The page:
The right want Ed Miliband to be more "pro-business". The left want him to abandon austerity. His challenge is to hold the centre.
Nearly half of Britons do not belong to a religion and just a third believe faith has a positive role to play in their lives.
The party attacked "privately educated" Times journalists. But its leader, treasurer, a third of its MEPs and all of its peers were similary well-schooled.
In response to NS story, spokesman for the former PM says "He is, and will remain, Member of Parliament for Kirkcaldy and Cowdenbeath".
Conservatives are desperate for Ukip to falter but they may be underestimating the stubborness of the anti-politics vote.
Average pay excluding bonuses remains below inflation. For most, there is still no recovery at all.
The latest TNS survey suggests that the race is not narrowing at the rate the nationalists need to win.
Benefit delays and cuts blamed as new figures show the number of referrals has risen by 163 per cent to 913,138 in the last year.
With the general election result so uncertain, leadership contenders in the Tories, Labour and the Lib Dems are making themselves known.
Party writes to Jeremy Heywood asking whether Coetzee's involvement in Lib Dem election strategy has breached the special advisers' code of conduct.
The rise of UKIP and the fall of the Lib Dems explains why Labour is maintaining a lead approaching the final year of this parliament.
Ukip leader boasted of being able to earn as much as a Goldman Sachs banker by claiming expenses and employing his wife.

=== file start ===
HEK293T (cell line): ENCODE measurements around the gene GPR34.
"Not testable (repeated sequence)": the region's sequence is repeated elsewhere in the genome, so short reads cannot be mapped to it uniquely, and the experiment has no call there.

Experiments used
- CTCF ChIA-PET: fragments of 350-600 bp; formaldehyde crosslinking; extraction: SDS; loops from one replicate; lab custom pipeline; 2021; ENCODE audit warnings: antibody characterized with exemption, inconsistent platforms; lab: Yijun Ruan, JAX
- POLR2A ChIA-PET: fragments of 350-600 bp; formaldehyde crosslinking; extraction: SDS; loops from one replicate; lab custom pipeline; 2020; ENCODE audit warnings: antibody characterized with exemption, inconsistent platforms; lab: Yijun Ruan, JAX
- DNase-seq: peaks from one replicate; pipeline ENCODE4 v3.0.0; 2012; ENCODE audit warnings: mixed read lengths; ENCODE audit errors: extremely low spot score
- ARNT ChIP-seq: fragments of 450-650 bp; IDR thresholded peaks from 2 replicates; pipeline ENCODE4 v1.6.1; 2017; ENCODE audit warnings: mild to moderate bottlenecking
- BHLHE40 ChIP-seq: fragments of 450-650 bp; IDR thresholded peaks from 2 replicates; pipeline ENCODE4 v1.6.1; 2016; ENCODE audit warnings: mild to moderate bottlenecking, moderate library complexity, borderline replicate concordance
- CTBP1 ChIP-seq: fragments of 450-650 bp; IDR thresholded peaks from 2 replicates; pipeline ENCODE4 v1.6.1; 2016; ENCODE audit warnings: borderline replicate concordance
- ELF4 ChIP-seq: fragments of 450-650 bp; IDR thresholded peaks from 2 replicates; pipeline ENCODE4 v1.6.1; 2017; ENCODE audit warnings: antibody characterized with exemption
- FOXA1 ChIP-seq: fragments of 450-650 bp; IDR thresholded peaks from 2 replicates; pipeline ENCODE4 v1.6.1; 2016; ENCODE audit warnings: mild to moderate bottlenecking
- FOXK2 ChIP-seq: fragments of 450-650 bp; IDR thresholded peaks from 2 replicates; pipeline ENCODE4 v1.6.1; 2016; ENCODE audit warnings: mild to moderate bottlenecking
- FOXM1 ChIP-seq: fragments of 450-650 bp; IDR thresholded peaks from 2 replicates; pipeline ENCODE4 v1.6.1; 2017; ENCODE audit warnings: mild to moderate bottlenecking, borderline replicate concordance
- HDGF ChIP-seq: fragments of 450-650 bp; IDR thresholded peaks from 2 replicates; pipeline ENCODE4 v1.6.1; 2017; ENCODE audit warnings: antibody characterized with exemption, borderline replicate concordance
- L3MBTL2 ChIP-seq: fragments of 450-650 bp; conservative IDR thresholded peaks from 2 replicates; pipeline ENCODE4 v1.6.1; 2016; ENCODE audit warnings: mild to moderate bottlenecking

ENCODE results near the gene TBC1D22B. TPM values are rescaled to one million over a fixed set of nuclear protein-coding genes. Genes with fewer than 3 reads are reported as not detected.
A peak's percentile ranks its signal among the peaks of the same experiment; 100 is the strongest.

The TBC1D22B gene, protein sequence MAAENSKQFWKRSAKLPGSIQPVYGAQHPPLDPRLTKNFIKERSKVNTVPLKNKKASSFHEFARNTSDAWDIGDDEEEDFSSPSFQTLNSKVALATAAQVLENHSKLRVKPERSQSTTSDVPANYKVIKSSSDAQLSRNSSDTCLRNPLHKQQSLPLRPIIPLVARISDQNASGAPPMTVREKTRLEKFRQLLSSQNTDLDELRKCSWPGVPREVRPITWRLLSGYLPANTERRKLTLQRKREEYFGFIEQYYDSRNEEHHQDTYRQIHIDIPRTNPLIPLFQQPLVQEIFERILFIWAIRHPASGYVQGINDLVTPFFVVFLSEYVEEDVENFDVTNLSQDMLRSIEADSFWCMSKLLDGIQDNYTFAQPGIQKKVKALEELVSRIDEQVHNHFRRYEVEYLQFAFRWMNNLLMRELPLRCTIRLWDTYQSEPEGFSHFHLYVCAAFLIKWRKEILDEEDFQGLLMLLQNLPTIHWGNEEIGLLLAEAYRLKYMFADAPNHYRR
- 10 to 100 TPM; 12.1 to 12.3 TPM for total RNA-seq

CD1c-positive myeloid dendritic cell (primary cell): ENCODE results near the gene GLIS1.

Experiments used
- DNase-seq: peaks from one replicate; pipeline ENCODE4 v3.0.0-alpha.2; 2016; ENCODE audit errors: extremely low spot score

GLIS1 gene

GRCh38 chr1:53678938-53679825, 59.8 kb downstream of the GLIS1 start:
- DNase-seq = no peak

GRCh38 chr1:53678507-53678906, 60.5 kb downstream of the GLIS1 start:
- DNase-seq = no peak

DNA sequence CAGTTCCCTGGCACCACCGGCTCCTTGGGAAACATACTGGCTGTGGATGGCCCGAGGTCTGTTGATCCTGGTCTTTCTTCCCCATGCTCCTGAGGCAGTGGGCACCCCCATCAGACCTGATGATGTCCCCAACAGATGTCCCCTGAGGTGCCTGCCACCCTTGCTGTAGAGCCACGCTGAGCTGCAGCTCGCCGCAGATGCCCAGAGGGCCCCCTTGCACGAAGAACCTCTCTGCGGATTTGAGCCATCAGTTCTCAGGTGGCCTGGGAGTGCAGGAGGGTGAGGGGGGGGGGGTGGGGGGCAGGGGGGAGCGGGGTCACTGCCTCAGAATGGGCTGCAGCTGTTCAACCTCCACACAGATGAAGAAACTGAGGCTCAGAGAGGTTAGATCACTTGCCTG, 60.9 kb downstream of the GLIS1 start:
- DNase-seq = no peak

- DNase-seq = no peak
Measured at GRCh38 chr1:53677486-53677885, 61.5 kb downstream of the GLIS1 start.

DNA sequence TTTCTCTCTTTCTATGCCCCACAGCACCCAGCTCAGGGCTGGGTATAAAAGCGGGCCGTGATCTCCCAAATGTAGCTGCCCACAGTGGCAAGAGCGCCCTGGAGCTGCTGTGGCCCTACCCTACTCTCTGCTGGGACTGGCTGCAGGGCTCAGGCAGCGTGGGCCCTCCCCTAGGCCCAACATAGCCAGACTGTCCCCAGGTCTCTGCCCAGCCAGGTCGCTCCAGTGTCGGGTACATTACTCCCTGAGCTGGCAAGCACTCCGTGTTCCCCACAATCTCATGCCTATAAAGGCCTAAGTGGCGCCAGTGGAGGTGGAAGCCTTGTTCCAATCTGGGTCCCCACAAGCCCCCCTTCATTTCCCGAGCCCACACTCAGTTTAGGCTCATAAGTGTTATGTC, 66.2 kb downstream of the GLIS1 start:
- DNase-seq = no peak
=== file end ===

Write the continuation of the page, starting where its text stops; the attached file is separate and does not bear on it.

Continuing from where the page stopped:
Ukip denounces "smears" from the Times and claims its leader is "confident that he has abided by European parliamentary rules at all times". But will he offer transparency?
Rather than Jeremy Browne, the party needs a centre-left figurehead, such as Tim Farron, to revive its fortunes.
The new Culture Secretary's Pakistani father was welcomed in 1961. But the migration cap means his successors are being turned away today.
A new generation is averse to forms of patriotic expression which are either too demonstrative or too angry. But there is no shortage of pride in British identity.
The Chancellor's new assumption that tax cuts significantly boost growth could result in a higher than expected deficit.
A new report calmly and authoritatively shows that there is no significant difference in the performance of the four UK health systems.
The more radical the Yes campaign’s message becomes, the more likely it is to triumph in September.
How many know that the party still aspires to abolish tuition fees and plans to review the bedroom tax?
I'm running for those Londoners being denied the chance to share in our city’s successes.
The Chancellor's criticis never said that there would be no recovery, only that it would be painfully slow. And they were right.
The Married Couple's Tax Allowance shows that the Tories don't just believe in the deserving and undeserving poor, but in the deserving and undeserving family.
Nicky Morgan won’t have a magic wand, but a fresh minister could make a real difference on equal pay, vulnerable women and gender segregation in the workplace.
The No side's average poll lead has fallen from 24 points in November to eight today. But the odds remain against the SNP.
The party's promise to exclude overseas students from any future immigration target puts it on the right side of the economic argument.
To resign ourselves to a return to the economic pathologies of the past, as the Tories do, would be to miss a historic opportunity.
Outspoken Tory dismissed for opposing HS2 and tweeting "about time" in response to Maria Miller's resignation.
Minister's boss is still a man - just a different man.
New Economic Secretary Andrea Leadsom said during the 2012 Libor row: "Obviously he made a mistake and I think he should apologise to him."